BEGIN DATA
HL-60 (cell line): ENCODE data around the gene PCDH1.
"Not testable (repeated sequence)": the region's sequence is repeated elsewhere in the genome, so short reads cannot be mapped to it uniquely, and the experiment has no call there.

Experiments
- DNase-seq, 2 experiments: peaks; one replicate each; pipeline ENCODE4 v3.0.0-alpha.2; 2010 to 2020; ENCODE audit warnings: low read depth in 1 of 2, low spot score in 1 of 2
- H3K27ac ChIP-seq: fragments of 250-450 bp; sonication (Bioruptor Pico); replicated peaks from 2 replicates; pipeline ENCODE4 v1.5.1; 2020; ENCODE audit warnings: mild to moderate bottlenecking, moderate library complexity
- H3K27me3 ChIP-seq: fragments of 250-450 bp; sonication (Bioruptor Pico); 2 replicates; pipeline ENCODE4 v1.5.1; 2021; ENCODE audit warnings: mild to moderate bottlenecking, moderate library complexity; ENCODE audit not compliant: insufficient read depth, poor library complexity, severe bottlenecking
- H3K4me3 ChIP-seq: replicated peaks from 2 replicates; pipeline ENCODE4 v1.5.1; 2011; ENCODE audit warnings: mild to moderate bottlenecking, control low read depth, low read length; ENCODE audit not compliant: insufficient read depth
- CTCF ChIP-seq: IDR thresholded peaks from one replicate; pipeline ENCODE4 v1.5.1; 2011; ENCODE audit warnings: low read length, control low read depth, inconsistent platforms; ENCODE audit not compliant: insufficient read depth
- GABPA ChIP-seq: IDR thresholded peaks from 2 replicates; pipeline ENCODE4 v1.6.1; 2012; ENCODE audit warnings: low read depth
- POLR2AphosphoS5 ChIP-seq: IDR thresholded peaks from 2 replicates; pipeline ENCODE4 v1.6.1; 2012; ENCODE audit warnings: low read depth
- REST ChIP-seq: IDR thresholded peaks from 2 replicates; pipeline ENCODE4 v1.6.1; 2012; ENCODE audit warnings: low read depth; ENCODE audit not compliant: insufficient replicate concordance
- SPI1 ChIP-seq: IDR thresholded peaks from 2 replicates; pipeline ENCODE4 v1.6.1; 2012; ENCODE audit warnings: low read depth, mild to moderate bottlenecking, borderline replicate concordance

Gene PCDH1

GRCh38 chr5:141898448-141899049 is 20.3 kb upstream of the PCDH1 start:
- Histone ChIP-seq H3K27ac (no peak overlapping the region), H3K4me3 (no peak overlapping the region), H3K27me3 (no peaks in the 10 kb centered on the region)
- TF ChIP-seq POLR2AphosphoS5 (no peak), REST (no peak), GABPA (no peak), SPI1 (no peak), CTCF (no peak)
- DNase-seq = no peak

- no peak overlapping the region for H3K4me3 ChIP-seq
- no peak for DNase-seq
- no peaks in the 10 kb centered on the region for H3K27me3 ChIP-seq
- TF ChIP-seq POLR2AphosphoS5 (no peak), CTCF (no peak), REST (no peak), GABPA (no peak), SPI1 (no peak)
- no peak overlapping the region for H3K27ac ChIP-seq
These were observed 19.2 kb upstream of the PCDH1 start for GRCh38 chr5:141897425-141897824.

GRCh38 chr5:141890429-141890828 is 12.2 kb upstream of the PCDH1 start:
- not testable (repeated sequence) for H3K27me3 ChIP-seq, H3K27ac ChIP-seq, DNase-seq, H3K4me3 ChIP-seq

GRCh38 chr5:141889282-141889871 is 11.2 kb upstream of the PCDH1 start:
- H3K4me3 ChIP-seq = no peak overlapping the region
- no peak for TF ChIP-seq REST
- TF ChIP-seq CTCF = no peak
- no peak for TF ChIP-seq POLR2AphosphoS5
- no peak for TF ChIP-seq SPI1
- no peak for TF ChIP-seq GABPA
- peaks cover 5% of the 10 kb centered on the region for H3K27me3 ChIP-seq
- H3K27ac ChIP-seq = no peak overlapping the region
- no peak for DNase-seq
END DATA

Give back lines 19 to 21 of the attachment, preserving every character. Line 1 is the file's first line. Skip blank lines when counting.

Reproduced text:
- no peak for DNase-seq
- no peaks in the 10 kb centered on the region for H3K27me3 ChIP-seq
- TF ChIP-seq POLR2AphosphoS5 (no peak), CTCF (no peak), REST (no peak), GABPA (no peak), SPI1 (no peak)